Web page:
In a strange case that even the judge says should not be in litigation, the U.S. Justice Department will argue today in federal court that the Rendell administration is violating the Fair Housing Act by refusing to authorize a proposed housing facility for the homeless at 1515 Fairmount Ave. What makes it so strange is that the administration professes total support for the project - and could, in a virtual heartbeat, end the controversy....
October 1, 2006 |
Despite increases in homeownership by African Americans and Latinos, recent studies indicate that minority groups continue to face barriers to housing choice and affordability. A report by the National Association of Home Builders and the NAACP says the homeownership rate for African Americans remains nearly 20 percentage points below the national average. In addition, the report says, half of all African Americans live in unaffordable, inadequate or crowded housing. A shortage of workforce housing in many metropolitan areas creates especially severe problems for minorities, even those employed in key community-support occupations, such as police officers, teachers, firefighters, and health-care workers.
February 6, 1994 |
The Salt & Light Co. has won a legal victory in its long-running dispute with the township over a property that the affordable-housing group wants to use to shelter homeless people. Late last month, the Appellate Division of state Superior Court overturned a ruling by Burlington County Judge Harold B. Wells 3d that Salt & Light could not claim discrimination under the federal Fair Housing Act. "I'm pleased that someone understood the issues from our side of things," said the Rev. Kent Pipes, executive director of Salt & Light, which is based in Mount Holly.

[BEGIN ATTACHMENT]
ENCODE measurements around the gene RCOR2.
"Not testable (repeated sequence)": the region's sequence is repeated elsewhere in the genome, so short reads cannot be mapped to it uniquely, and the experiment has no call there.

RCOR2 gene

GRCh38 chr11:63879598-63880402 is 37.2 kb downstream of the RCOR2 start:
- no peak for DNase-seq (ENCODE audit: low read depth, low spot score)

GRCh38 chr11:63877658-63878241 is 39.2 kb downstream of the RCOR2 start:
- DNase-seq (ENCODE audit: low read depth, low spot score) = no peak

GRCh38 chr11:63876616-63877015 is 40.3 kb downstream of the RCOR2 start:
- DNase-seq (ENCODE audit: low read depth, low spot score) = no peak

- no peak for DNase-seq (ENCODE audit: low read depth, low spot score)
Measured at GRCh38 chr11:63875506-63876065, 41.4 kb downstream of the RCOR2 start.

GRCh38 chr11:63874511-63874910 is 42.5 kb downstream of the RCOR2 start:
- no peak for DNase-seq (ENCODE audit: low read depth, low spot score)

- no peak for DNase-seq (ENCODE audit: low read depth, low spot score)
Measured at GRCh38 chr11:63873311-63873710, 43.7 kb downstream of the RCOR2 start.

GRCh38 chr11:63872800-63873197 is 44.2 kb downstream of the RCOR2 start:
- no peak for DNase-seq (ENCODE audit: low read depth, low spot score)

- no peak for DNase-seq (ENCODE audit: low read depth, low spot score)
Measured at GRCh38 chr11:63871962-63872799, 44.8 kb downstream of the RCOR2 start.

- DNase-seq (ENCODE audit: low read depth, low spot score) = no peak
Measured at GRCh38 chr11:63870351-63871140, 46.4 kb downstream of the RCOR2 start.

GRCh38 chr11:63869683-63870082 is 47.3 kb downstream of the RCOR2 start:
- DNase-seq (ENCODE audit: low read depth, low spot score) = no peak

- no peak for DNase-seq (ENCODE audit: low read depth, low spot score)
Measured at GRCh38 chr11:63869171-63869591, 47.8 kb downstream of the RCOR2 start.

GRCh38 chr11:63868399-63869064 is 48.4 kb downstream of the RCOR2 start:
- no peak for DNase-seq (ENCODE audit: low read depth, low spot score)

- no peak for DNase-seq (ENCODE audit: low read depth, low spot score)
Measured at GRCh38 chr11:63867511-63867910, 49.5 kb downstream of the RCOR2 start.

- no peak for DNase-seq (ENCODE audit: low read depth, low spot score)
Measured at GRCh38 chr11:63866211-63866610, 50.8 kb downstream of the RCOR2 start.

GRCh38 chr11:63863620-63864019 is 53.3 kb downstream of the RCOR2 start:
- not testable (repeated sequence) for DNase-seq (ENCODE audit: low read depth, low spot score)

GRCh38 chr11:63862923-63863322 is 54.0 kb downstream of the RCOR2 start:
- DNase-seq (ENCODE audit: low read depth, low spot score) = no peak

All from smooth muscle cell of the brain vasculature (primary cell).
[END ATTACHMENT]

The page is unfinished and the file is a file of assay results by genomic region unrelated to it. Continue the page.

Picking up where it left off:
January 24, 1986 |
Camden City Council yesterday laid the foundation for the city to address some of its housing needs by approving proposals to seek $700,000 in grants from a legislative housing council created in response to the Mount Laurel II ruling. The two proposed grants are the first of several $350,000 grants that Camden hopes to qualify for through the Fair Housing Act, which created a housing council to take the issue out of the courts. The 1983 Mount Laurel II order mandated that growing suburban communities provide realistic opportunities for low- and moderate-income housing.